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Bilingual signs in time for festival

Ria Waerea web ready

“E Tū” . . . “halt!” “Haere Tonu” . . . “continue!” That's the message from Wairoa's Quality Roading (QRS) and Services courtesy of their shiny new bilingual signs.

The signs will be used for the first time this Saturday [21 April] at the Ngāti Kahungunu Kapa Haka Regional Competitions 2018 at Lambton Square, and it’s all thanks to QRS traffic safety worker Ria Waerea, Ngāti Rakaipaaka, Ngāti Kahungunu.

Ria spends a lot of hours on the end of stop/go signs, so she was stoked a while ago to see a version in te reo Māori. “My friend, an ambulance driver on the East Coast, sent me some photos of bilingual signs being used there and they looked awesome,” she says.

“With the number of Māori who live here in Wairoa (close to 60 percent) I thought that was something we could do to reflect our community.”

Knowing that change comes at a cost Ria was not sure her employer would agree, but says road maintenance manager Tony O'Sullivan jumped at the opportunity. “He just said 'go for it' so that was amazing.”

As well as liking the look of the signs, Tony wanted to reflect the QRS workforce which, he says, is around 70 percent Maori. “Plus there's a practical side to it,” he adds. “Because the signs are different they'll make people pay attention and that's the whole point.”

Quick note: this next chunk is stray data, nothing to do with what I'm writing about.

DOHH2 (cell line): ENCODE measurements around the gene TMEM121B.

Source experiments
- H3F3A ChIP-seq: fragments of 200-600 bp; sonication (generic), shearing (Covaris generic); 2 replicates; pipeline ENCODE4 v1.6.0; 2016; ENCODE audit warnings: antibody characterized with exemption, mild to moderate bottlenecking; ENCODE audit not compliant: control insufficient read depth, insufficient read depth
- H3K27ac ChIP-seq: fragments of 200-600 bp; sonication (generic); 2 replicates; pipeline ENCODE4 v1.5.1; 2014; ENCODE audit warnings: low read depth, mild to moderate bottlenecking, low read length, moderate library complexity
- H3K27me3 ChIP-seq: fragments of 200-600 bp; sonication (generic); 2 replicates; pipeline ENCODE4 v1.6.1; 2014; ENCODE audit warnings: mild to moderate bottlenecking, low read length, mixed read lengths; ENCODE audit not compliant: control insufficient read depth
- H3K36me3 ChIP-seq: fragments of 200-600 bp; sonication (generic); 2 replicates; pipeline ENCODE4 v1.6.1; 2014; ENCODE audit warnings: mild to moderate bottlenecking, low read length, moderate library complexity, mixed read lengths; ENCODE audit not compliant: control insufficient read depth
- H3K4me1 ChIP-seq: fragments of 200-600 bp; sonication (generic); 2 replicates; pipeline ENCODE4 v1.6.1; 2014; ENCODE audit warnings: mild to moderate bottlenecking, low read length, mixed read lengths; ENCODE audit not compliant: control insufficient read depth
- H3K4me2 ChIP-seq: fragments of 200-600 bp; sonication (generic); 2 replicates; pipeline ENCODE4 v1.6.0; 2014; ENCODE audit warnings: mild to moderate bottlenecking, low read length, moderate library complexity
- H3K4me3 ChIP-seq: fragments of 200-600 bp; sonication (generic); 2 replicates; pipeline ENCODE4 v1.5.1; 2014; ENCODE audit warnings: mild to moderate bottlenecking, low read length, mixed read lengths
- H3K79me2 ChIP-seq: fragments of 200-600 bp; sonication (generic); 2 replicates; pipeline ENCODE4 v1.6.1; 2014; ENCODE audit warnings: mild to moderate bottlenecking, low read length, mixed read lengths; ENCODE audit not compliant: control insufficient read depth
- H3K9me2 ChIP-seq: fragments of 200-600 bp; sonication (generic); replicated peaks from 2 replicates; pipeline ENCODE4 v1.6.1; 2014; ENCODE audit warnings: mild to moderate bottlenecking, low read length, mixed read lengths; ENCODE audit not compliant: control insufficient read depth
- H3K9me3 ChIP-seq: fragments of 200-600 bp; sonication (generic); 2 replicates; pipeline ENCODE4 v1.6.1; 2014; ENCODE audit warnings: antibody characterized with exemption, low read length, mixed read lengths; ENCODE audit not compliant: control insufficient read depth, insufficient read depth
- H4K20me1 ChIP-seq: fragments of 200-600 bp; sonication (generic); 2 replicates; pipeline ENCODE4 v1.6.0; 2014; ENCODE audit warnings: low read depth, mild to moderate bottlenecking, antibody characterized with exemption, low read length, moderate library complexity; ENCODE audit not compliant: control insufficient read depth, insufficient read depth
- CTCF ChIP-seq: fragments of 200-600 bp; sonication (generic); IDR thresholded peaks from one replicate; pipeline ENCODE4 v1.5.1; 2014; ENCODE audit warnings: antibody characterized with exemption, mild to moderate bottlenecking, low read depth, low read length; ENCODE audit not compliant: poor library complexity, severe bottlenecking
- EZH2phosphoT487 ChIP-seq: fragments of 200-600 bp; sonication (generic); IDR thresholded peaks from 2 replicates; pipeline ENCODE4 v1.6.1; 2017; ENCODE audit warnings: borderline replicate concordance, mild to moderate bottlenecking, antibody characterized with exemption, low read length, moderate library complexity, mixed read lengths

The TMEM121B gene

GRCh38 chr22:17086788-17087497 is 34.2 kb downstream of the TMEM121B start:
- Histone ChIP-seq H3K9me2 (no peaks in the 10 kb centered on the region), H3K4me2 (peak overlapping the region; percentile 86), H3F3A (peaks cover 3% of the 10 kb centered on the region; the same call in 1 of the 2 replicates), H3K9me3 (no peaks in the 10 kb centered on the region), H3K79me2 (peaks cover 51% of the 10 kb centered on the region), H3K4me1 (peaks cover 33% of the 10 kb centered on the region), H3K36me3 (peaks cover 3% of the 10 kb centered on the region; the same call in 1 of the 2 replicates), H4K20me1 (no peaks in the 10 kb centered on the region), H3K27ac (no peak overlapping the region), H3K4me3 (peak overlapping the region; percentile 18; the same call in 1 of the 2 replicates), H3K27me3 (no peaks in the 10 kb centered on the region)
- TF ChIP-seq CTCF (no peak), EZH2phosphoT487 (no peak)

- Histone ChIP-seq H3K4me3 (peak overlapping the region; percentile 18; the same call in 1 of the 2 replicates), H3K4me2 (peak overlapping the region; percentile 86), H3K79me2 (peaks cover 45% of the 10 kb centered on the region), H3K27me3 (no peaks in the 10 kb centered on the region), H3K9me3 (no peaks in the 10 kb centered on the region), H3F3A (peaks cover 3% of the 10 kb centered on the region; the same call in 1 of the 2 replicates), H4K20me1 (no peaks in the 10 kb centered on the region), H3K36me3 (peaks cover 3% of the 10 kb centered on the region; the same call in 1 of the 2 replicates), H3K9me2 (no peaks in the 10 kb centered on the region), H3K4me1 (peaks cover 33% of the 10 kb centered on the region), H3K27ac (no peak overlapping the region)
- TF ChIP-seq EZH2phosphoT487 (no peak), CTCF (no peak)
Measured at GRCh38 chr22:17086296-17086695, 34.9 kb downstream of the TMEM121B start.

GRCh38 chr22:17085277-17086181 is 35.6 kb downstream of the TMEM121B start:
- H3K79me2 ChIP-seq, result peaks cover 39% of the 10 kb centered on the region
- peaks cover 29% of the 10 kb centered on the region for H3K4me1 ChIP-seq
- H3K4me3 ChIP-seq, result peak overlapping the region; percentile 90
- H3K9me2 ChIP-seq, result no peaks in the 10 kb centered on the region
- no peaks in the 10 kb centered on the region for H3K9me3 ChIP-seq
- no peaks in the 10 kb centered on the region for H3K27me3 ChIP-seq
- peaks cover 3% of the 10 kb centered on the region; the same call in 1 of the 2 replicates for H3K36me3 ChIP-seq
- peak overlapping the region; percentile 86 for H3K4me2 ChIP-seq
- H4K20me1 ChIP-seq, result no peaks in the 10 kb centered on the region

The new, reflective stop/go signs aren't a straight copy of the East Coast versions, which read “stop” and “go slow”. On the red side, QRS's shiny new signs say “Stop” and “E Tū” and on the green side they read “Go” and “Haere Tonu”.

And with Wairoa District Council right behind them, QRS plans to roll out use of the signs as soon as possible including this Saturday at the the Ngāti Kahungunu Kapa Haka Regional Competitions 2018. The New Zealand Transport Agency has not approved them for use on highways.

Though not fluent in te reo Māori, Ria Waerea says she loves to see the language used as part of everyday life. “It's important to reflect and celebrate who we are and, for many of us in this region, this is who we are.”

In creating QRS's new bilingual stop/go signs, traffic safety worker Ria and road maintenance manager Tony O'Sullivan called on the expertise of in-house Māori liaison Malcolm Tuahine.

20 April 2018

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